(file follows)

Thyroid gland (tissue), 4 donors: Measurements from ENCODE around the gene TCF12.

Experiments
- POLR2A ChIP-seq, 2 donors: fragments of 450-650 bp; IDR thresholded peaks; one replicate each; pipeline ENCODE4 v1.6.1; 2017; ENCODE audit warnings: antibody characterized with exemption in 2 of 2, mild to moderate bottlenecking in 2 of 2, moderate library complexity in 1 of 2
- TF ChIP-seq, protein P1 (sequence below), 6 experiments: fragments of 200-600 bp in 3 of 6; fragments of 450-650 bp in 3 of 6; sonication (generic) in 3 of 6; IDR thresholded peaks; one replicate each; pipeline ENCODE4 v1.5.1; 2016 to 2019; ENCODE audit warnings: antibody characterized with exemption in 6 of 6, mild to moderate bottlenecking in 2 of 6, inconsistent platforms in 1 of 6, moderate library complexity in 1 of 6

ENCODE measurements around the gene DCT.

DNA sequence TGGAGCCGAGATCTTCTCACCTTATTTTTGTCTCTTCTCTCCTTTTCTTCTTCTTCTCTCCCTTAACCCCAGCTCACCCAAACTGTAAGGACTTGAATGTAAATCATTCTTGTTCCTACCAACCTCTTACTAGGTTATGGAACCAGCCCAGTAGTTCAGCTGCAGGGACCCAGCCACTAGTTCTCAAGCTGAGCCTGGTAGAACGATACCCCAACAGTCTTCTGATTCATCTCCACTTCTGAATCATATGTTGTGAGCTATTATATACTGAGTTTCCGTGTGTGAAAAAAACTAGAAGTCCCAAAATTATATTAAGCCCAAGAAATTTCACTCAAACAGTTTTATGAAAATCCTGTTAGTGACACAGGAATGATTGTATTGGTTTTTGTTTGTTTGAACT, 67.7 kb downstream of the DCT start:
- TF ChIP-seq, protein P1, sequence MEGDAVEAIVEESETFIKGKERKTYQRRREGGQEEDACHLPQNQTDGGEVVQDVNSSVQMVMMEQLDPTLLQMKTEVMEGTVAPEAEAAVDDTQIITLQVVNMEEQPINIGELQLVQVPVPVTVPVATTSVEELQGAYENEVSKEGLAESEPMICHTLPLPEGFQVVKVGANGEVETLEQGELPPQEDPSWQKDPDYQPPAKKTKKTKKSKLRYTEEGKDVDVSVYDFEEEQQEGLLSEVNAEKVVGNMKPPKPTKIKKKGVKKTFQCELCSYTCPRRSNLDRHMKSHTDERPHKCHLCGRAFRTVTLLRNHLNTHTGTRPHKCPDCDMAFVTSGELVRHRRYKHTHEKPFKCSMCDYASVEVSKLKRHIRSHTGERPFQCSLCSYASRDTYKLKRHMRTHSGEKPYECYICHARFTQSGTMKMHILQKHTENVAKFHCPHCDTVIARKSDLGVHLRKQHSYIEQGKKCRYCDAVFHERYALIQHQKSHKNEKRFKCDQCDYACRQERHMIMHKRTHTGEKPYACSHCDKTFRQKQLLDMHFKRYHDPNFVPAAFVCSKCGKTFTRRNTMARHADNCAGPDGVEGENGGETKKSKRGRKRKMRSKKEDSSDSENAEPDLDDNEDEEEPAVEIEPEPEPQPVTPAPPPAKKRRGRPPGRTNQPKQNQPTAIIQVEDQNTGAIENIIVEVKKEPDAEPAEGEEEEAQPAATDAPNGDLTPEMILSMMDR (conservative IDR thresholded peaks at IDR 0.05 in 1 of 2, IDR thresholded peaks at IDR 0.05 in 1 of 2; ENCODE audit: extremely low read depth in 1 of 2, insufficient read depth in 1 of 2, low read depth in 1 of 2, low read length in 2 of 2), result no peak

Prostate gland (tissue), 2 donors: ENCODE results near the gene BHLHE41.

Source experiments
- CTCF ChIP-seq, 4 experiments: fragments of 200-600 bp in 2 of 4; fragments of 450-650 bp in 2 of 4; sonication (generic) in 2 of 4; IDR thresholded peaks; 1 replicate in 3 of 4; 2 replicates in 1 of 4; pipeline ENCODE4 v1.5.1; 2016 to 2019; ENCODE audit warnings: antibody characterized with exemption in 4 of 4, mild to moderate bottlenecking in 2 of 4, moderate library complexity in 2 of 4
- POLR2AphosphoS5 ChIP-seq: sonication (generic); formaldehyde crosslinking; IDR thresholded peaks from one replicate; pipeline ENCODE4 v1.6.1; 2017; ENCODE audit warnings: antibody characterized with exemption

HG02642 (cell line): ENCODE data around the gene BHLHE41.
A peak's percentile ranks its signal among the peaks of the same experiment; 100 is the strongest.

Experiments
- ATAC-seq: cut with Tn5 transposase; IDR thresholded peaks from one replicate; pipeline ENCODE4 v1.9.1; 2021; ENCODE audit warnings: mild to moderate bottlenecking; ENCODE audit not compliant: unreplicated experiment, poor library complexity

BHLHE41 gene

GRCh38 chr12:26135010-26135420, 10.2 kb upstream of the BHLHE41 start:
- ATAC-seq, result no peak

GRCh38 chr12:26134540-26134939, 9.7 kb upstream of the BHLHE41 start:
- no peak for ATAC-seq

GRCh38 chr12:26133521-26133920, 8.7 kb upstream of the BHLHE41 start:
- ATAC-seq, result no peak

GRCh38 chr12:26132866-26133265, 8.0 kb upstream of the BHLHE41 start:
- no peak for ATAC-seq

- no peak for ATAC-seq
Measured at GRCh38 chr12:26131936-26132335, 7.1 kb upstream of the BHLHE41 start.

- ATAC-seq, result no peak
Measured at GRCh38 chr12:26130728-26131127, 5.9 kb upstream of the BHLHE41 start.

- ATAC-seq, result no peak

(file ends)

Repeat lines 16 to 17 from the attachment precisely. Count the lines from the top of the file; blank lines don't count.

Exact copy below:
BHLHE41 gene

GRCh38 chr12:26135010-26135420, 10.2 kb upstream of the BHLHE41 start: